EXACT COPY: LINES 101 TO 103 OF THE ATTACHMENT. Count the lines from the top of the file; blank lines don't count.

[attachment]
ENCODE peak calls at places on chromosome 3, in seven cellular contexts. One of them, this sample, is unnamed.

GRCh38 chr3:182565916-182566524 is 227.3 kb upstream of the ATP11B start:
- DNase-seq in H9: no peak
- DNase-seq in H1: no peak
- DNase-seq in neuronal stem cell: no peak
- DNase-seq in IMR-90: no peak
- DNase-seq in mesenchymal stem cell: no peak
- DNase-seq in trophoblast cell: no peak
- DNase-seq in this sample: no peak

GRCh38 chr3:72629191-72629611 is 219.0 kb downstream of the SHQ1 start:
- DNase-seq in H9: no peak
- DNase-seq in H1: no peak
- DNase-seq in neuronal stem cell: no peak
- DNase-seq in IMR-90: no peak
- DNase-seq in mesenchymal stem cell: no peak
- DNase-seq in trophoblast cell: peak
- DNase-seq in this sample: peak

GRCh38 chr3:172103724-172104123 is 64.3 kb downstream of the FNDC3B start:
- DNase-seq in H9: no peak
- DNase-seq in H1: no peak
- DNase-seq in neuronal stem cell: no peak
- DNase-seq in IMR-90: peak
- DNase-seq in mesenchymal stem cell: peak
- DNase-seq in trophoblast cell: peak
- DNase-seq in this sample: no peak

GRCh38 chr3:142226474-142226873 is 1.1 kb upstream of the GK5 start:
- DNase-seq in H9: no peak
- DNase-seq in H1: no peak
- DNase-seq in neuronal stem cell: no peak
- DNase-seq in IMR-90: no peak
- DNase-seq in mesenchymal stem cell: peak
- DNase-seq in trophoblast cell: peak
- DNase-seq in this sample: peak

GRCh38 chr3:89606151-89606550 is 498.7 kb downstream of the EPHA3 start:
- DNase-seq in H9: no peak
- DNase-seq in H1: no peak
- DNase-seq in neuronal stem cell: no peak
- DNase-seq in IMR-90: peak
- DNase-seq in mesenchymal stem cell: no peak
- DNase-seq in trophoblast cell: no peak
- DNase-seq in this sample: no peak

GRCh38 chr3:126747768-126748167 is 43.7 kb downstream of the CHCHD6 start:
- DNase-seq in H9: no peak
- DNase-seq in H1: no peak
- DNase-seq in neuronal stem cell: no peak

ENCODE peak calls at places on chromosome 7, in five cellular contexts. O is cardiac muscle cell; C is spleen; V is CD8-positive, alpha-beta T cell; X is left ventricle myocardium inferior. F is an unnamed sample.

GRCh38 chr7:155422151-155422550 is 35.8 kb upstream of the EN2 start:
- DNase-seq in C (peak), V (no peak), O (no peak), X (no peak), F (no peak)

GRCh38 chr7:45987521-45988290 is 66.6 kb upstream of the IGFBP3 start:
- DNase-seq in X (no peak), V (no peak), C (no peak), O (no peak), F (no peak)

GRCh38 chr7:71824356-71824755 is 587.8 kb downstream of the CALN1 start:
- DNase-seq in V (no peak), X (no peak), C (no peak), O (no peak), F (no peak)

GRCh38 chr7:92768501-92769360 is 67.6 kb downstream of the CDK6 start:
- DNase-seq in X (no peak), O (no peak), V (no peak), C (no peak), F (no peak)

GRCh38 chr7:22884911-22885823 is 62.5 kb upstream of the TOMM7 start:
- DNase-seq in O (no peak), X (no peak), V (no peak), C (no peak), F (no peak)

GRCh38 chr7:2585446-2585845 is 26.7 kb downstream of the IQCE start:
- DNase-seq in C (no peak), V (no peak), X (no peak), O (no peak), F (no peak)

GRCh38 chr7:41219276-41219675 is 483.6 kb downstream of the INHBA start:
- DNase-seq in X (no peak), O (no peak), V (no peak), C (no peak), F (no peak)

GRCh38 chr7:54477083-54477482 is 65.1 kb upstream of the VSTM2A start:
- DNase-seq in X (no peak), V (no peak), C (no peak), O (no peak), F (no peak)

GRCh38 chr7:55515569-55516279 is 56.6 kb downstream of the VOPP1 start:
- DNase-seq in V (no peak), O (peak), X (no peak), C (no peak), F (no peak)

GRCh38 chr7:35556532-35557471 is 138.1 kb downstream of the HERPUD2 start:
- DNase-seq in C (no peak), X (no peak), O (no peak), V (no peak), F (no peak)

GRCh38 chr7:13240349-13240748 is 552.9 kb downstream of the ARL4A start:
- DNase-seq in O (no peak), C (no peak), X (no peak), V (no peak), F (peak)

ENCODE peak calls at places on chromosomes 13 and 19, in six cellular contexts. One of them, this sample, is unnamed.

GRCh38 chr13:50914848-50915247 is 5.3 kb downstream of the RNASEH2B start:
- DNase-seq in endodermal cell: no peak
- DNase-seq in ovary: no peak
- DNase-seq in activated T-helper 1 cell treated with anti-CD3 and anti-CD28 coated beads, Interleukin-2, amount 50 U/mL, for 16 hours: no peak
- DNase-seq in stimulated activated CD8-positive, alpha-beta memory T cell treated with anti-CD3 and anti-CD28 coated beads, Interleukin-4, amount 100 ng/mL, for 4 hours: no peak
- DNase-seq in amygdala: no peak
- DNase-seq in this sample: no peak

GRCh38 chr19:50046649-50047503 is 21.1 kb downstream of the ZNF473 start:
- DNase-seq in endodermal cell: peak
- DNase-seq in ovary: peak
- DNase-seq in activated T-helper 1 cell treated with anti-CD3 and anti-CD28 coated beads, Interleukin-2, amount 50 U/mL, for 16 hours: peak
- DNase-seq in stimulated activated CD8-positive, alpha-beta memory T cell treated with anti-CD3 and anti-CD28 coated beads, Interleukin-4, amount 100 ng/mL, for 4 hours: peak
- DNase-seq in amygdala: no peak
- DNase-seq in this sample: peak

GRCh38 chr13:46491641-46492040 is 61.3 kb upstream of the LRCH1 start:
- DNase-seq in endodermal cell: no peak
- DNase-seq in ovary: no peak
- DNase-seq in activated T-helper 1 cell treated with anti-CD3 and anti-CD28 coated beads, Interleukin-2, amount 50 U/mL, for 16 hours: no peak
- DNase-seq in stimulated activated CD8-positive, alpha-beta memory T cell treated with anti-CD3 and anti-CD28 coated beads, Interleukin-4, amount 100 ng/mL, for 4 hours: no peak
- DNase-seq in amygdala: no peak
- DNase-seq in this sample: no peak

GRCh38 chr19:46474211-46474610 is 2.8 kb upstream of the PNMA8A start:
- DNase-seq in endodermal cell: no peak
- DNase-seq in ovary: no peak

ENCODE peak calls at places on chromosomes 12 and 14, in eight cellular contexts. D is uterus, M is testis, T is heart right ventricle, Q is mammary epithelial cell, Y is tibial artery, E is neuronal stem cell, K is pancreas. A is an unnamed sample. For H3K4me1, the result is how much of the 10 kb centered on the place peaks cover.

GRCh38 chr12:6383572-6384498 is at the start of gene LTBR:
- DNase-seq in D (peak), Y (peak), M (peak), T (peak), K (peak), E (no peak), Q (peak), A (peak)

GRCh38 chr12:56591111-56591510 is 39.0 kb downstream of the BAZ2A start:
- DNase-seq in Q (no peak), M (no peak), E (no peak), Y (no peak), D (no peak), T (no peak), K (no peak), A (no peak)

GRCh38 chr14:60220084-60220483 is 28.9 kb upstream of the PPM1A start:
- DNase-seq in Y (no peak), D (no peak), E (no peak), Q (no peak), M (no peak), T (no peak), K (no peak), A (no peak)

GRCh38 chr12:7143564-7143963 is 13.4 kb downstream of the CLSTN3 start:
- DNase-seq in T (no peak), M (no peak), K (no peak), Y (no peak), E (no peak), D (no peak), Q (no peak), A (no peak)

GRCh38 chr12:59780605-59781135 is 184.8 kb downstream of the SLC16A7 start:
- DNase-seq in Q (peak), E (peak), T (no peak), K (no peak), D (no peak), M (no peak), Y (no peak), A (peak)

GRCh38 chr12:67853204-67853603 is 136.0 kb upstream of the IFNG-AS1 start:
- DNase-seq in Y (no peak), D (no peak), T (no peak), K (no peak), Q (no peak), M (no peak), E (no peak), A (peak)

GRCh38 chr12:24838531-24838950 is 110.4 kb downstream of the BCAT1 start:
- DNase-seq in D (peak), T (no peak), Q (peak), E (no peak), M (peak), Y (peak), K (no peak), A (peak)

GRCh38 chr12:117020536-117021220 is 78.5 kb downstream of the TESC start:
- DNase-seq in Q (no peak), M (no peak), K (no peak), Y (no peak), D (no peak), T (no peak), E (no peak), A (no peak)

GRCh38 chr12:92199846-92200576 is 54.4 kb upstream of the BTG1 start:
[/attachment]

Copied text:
GRCh38 chr12:7143564-7143963 is 13.4 kb downstream of the CLSTN3 start:
- DNase-seq in T (no peak), M (no peak), K (no peak), Y (no peak), E (no peak), D (no peak), Q (no peak), A (no peak)

GRCh38 chr12:59780605-59781135 is 184.8 kb downstream of the SLC16A7 start: